A Beautiful Gory Display

A Beautiful Gory Display: Scud – Disposable Assassin (Mar 26)

She wasn’t very nice to me. I thought I could change her heart, because I saw something in her… hope. Hope that life was more than just staying alive, and that all this crazy stuff I do would be worth it. Because at the end of this… she’d be with me.”


From 1994 to 1998, Rob Schrab wrote and drew 20 issues of his self-published Scud: Disposable Assassin. It was a minor commercial hit, and drew considerable interest from Oliver Stone. And then, Scud just disappeared in mid-story. The movie languished for years in development before dying a slow death. Schrab didn’t return to comics, but the last several years have been good to him. He wrote the Academy Award-nominated Monster House, and then co-created The Sarah Silverman Program. And now, with his career rolling right along, he’s returned to wrap up the story of Scud.

As the title indicates, Scud is a disposable assassin. A robot bought out of a vending machine who’s supposed to self-destruct upon termination of his target. This particular Scud, hired to kill a freak of science named Jeff, becomes self-aware. Rather than killing Jeff, Scud maims her (Yes, Jeff is apparently a female, but I don’t know how you can tell on a plug-headed monster) and then takes jobs to raise money to keep her on life-support.

From there, it was an insane journey through a world populated by ninjas, werewolves, a satanic Ben Franklin, robotic rabbits, dinosaurs, sadistic angels, and anything else Schrab could fit on a page. When the series abruptly ended, Scud’s girlfriend Sussudio had just been murdered in Heaven. And on that depressing story point, the series returns. The angels who killed Sussudio offer him a deal: He can be reunited with her, but only if he kills Jeff at the center of the Earth, thus self-destructing and causing a chain reaction that destroys the world.

That’s right, the final four issues, the first time we’ve seen Scud in a decade, begin with him planning to combine suicide and genocide. Given the violent, but relatively lighthearted nature of Scud’s previous adventures, it’s quite a jolt. But even with the finality of the story (two of the four issues have been released so far), it’s a kick to see Scud again. He’s an instantly appealing character and Schrab’s lunatic plotting and kinetic art ensure that he’s always doing something interesting.

In the intervening decade, Schrab’s less of a smartass than he used to be. (That’s right, he was more of a smartass before he started writing for Sarah Silverman.) Scud seems a little more developed and less like a mouthpiece for espousing Schrab’s views on pop culture. And his art hasn’t changed a bit. After 10 years away from the drawing board, Scud 21 looks like it came out the month after Scud 20. It’s quite impressive, really. His hyper-stylized art is always fun to look at, although the action scenes can be hard to follow sometimes. Of course, considering part 2 of the story features Scud battling dozens of other vending machine robots, many of whom look exactly like him, that’s to be expected.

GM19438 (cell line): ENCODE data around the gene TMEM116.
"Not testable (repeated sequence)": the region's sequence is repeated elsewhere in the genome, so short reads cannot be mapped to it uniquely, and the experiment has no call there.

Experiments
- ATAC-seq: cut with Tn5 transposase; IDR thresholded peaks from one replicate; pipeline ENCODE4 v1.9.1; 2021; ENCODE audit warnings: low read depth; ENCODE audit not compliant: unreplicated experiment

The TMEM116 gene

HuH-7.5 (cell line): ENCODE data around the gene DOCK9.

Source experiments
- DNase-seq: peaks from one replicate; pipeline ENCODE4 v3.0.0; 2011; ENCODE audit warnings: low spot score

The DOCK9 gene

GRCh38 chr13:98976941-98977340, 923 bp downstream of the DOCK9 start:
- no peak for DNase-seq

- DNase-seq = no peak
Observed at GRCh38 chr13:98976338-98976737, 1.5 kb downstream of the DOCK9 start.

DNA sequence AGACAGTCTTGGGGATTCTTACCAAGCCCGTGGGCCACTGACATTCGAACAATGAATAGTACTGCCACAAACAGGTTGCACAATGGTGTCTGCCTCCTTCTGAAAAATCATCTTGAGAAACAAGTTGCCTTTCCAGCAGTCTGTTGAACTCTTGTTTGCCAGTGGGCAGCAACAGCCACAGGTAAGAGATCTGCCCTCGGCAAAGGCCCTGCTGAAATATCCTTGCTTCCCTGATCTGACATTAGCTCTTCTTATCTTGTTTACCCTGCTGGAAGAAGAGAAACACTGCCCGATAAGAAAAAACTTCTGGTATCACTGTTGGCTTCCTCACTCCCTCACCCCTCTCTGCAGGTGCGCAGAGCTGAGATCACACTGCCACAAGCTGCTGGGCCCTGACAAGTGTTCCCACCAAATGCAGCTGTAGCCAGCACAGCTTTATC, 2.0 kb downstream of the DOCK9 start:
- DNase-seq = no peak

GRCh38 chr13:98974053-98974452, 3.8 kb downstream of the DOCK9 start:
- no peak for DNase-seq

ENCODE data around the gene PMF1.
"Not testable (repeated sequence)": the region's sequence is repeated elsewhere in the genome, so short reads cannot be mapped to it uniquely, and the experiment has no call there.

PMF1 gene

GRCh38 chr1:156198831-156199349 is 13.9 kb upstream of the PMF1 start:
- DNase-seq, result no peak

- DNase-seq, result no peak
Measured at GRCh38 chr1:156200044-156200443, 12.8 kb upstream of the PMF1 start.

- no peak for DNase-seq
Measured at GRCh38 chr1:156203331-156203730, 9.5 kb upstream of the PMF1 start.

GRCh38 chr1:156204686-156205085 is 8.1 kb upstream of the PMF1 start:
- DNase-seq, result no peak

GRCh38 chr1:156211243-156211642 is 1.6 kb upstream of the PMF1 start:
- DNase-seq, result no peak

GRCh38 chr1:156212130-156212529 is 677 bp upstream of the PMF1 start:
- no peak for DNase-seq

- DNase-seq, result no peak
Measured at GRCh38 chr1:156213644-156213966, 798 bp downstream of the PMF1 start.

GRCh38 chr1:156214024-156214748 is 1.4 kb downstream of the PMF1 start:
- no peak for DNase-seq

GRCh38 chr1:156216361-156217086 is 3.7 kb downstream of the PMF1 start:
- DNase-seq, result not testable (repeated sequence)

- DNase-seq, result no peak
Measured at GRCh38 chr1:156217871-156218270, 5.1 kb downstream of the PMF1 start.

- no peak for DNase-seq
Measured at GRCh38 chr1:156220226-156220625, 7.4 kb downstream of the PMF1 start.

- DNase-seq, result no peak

I’m actually surprised at how easy it is to follow after all this time. Scud’s bizarre world clearly made an impression on me, because it’s still a comfortable fit ten years later. There’s just enough exposition to remind long-time readers who everybody is and to catch up the newcomers. Sure, somebody who’s seeing Scud for the first time isn’t going to know all the history between crimelords Marvin Spidergod and Voodoo Ben, but there’s enough information to enjoy the story without getting bogged down in continuity. The re-introduction of Scud’s sidekick, Drywall, is particularly impressive. In only a few pages, somebody completely unfamiliar with the character can get the basics as to who he is, how he’s changed, and why those changes make Scud sad. It’s well-done, and particularly welcome in a situation like this where even loyal readers haven’t seen Drywall since the Clinton Administration.

Schrab has said that these four issues will end the series. While it may be the end of Scud, I hope it’s not the end of Scud. I hope my favorite vending-machine robot assassin makes it through this, and gets to ride off into the sunset as a winner.


For long-time Scud fans – 5 beans

For newcomers – 3 and a half beans

(All images copyright Rob Schrab)

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